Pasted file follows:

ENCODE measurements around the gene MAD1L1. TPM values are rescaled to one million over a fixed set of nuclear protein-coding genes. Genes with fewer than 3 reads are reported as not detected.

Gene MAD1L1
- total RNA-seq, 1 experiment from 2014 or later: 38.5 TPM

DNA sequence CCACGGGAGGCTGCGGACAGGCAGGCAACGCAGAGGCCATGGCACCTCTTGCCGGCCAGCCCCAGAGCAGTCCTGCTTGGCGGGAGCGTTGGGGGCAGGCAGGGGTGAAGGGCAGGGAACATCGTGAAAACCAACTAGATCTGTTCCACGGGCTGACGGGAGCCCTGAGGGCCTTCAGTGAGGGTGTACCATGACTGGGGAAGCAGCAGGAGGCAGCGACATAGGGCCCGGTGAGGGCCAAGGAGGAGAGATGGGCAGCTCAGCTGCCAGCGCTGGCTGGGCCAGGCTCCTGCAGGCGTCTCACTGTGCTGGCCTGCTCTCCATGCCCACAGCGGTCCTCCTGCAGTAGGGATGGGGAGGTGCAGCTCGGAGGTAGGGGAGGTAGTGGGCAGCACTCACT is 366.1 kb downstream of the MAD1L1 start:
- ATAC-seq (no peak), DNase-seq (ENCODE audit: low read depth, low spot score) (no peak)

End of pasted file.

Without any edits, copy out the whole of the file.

ENCODE measurements around the gene MAD1L1. TPM values are rescaled to one million over a fixed set of nuclear protein-coding genes. Genes with fewer than 3 reads are reported as not detected.

Gene MAD1L1
- total RNA-seq, 1 experiment from 2014 or later: 38.5 TPM

DNA sequence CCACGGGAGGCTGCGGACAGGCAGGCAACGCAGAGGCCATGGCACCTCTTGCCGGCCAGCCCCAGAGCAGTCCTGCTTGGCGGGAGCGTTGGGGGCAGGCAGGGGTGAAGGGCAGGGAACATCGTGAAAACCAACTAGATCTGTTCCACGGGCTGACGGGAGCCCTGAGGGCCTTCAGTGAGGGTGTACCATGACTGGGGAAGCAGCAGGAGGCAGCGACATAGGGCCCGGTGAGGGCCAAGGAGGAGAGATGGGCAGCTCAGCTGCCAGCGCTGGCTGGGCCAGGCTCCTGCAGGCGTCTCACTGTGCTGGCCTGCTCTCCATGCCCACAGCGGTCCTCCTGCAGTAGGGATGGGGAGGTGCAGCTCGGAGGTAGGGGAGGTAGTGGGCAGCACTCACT is 366.1 kb downstream of the MAD1L1 start:
- ATAC-seq (no peak), DNase-seq (ENCODE audit: low read depth, low spot score) (no peak)